Sunday, October 28, 2012

Civitavecchia, October 15, 2012

Civitavecchia – October 15, 2012

The end of the Black Sea Cruise and transition day to the Mediterranean Cruise.  The Black Sea Cruise was very good; the Black Sea countries were very interesting.  Bulgaria is in the European Union, and their economy is far, far better than the economies of Romania and Ukraine.  Bulgaria is not in the greatest shape economically, but Romania and Ukraine are far, far behind.  Those countries are really struggling right now.  Under communism, everyone had a job, a small apartment, health care coverage, and a pension.  Now they have none of those things.  There are far too few jobs, far too few apartments, no health care coverage, and no pensions for old people, who are left to be supported by their children, and many of them are left begging on the street.  It is very sad that the people in those countries have lost so much in the transition.  Even in Bulgaria, people no longer have health care coverage or pensions, and the new apartment buildings are far worse than even the poor “communist apartment buildings”; in the recent earthquake, the old communist buildings were fine, but the new buildings suffered a lot of damage.   It seems that the government no longer has building codes to ensure building standards.  It was very interesting to visit these countries to see what it is like there now.

Athens and Istanbul are two of my favorite places in the world.  The narrow streets of Istanbul are a beehive of activity – so many people on the narrow streets that it is hard to take photos.  Athens is modern, but still interesting; Istanbul is modern in places, but in the old town, it is ancient, exotic and wonderful.  Santorini is a beautiful, picturesque place, and it has almost as many cruise ships as St. Thomas.  Santorini is an island of photos, all waiting to be snapped.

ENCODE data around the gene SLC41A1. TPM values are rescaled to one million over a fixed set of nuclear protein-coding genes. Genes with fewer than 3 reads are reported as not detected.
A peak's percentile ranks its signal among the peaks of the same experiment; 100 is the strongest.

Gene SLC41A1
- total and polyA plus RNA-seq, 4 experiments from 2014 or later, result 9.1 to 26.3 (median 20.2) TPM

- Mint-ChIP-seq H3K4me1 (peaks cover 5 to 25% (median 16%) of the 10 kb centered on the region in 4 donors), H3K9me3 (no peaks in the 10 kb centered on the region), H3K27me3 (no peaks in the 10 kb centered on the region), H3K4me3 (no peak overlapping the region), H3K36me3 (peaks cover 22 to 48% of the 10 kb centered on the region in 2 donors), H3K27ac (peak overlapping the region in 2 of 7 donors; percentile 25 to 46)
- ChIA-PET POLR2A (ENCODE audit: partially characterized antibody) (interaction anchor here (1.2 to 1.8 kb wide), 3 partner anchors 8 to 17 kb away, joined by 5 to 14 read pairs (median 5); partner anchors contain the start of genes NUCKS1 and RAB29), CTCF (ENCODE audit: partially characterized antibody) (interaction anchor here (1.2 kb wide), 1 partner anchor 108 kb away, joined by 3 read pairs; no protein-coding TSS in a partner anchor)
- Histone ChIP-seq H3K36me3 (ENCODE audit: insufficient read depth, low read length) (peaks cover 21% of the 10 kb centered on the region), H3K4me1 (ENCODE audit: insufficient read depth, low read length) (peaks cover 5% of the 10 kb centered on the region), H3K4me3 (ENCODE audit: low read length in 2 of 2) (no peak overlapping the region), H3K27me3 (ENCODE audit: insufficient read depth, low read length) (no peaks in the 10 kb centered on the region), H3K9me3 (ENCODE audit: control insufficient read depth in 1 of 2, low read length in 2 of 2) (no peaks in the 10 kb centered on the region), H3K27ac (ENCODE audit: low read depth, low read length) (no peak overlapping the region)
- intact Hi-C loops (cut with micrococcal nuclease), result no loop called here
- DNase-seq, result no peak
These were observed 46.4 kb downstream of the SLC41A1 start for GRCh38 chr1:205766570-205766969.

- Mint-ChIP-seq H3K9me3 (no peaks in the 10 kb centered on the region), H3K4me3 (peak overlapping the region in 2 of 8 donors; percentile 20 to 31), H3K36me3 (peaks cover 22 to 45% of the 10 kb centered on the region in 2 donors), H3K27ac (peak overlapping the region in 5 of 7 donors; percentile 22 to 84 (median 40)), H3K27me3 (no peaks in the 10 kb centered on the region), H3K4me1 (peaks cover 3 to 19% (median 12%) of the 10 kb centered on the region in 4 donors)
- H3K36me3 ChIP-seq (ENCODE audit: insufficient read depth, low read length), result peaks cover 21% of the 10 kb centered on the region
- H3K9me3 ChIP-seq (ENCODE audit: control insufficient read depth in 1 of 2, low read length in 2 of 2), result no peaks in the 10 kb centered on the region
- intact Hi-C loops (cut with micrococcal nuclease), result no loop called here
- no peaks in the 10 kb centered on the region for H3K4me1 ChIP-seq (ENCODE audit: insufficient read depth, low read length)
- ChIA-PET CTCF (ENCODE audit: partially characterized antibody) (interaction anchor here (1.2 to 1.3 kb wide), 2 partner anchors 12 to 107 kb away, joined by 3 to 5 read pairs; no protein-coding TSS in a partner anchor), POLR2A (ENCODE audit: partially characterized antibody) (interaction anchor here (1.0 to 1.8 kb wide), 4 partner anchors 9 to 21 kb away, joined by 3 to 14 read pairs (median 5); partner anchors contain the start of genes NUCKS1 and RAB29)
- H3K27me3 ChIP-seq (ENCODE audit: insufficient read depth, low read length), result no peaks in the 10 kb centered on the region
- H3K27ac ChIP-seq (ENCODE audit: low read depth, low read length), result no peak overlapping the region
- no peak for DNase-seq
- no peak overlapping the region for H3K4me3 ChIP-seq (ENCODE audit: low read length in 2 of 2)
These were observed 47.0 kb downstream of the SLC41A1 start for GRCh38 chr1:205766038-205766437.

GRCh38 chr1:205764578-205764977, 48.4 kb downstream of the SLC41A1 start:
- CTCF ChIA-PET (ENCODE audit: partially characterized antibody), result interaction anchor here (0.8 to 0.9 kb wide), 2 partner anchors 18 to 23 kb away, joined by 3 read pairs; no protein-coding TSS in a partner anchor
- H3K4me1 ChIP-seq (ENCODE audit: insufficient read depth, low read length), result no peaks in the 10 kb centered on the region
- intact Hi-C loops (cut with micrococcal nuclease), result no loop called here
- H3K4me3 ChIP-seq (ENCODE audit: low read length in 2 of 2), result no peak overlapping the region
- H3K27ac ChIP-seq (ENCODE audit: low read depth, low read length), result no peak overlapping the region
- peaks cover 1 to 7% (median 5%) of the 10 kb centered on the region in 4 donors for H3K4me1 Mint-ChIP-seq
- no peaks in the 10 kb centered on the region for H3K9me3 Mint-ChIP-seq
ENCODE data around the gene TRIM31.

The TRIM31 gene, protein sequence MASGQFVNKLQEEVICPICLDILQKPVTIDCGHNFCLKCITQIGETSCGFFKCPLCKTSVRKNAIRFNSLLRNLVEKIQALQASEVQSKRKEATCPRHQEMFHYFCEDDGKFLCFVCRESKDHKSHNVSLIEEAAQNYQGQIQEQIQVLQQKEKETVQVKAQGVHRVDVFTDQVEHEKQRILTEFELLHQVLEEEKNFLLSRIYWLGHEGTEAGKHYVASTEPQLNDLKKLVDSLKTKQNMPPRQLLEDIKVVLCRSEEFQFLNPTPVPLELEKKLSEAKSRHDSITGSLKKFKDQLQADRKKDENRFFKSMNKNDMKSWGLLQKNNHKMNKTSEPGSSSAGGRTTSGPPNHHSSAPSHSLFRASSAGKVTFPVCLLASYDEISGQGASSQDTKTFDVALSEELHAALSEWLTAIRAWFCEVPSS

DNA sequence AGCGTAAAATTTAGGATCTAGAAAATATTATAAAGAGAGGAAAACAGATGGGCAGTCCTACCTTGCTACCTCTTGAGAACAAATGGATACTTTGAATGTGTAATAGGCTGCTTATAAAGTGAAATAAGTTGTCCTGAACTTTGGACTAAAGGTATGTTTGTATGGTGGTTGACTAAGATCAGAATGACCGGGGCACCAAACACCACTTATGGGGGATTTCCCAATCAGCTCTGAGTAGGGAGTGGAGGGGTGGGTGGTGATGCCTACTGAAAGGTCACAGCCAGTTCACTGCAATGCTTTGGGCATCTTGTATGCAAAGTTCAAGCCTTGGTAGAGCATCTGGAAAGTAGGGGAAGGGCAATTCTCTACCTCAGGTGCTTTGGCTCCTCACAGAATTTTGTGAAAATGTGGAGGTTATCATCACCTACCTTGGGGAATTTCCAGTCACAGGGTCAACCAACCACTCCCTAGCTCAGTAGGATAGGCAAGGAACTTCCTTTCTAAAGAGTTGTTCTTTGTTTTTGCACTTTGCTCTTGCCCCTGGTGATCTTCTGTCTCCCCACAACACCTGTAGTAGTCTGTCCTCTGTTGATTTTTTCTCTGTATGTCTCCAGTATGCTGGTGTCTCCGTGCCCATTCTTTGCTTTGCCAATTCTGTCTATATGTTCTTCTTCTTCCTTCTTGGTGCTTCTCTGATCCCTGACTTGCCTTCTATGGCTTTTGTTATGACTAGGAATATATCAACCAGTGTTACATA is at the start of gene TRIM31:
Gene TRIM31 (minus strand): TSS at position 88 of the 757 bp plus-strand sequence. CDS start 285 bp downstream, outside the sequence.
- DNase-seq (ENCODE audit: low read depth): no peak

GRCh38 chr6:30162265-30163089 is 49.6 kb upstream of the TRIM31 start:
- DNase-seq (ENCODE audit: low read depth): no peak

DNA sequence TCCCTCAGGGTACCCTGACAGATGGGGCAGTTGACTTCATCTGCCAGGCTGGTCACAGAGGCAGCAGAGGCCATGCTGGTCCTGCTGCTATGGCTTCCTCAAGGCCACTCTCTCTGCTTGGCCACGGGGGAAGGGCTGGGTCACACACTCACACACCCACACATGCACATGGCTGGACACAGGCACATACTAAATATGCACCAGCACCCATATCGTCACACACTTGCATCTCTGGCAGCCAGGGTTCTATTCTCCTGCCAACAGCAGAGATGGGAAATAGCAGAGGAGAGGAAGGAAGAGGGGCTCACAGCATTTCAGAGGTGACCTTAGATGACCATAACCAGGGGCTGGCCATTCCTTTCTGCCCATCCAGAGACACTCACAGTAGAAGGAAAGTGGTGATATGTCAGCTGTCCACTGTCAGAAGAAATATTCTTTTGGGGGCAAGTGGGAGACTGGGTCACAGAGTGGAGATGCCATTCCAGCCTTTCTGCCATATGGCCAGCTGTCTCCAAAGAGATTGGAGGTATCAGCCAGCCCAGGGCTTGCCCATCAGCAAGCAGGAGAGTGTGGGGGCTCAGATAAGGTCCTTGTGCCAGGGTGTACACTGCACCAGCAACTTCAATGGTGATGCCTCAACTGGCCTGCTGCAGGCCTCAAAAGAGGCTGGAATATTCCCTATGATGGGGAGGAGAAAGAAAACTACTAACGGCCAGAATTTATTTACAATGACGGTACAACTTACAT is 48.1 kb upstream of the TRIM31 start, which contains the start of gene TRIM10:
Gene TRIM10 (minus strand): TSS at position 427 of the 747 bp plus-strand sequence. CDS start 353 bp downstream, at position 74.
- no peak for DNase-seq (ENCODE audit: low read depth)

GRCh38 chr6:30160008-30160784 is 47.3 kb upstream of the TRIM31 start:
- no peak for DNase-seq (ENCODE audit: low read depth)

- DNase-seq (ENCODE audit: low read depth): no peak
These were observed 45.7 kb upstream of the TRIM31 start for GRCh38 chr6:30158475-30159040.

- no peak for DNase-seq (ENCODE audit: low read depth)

The last port of the cruise was Naples.  The ship was supposed to dock in Sorrento, but the weather was stormy, and the ship was diverted to Naples instead.  That change was great for me; I love Naples.  In the morning, I went to Pompeii; I had not been there before, and I found it very interesting.  Pompeii was a city of 20,000 people in 79 A.D. when it was buried by the volcano.  In the afternoon, I went for a walk in the old part of the city of Naples.  For lunch, I wanted to find a sidewalk restaurant and have Naples pizza, the best in the world.  It was Sunday, and everyone in Naples seemed to be out for a walk; the pedestrian streets in the old city were filled with people enjoying a sunny Sunday stroll.  It was wonderful to sit in a sidewalk café, eat Naples pizza and watch the people go by.  After lunch, I walked for hours on the narrow streets of old Naples – narrow streets with high- rise apartment buildings on both sides of the street, forming a canyon so dark in shadows that photos are difficult, streets so narrow that apartment balconies on opposite sides of the streets seem almost to touch, and almost every balcony with laundry hanging out to dry. 

Civitavecchia, the port for Rome, was the last day of the Black Sea Cruise, and the first day of the Mediterranean Cruise.  Almost all the passengers from the Black Sea Cruise departed in the morning, and new passengers came aboard in the afternoon.  Friends on the first cruise left, and new people arrived in the afternoon.  I will miss friends from the Black Sea Cruise, and I am unlikely to meet others I will enjoy as much.  Still, I will go to new places, and I will enjoy those new places. 
The first port on the Mediterranean Cruise was supposed to be Portofino, a beautiful village that I have previously visited.  However, the weather has been stormy for the past two days, and continues to be stormy, so the captain announced that the ship will not stop in Portofino, but will be diverted to Genoa.  The weather has been so bad, and the ship has been rocking so much that many passengers are sea-sick, so much so that two people got sick just before the entertainment began in the Cabaret Lounge.  I had planned to take the ship tour to the Cinque Terra, where I have wanted to visit for a long time; however, the best way to see the small villages of the Cinque Terre is from a sightseeing boat or ferryboat, and rough seas prevent visiting by boat.  Instead, the tour will be by bus and train to two of the five villages. 

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